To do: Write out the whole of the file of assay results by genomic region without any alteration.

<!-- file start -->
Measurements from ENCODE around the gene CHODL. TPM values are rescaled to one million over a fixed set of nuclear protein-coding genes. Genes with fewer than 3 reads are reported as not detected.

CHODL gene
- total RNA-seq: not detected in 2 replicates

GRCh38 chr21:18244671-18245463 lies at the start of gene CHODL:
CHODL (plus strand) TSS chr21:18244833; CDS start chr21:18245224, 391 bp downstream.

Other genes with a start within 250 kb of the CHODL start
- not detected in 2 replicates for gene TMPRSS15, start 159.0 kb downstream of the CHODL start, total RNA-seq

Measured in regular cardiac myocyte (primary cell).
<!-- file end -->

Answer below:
Measurements from ENCODE around the gene CHODL. TPM values are rescaled to one million over a fixed set of nuclear protein-coding genes. Genes with fewer than 3 reads are reported as not detected.

CHODL gene
- total RNA-seq: not detected in 2 replicates

GRCh38 chr21:18244671-18245463 lies at the start of gene CHODL:
CHODL (plus strand) TSS chr21:18244833; CDS start chr21:18245224, 391 bp downstream.

Other genes with a start within 250 kb of the CHODL start
- not detected in 2 replicates for gene TMPRSS15, start 159.0 kb downstream of the CHODL start, total RNA-seq

Measured in regular cardiac myocyte (primary cell).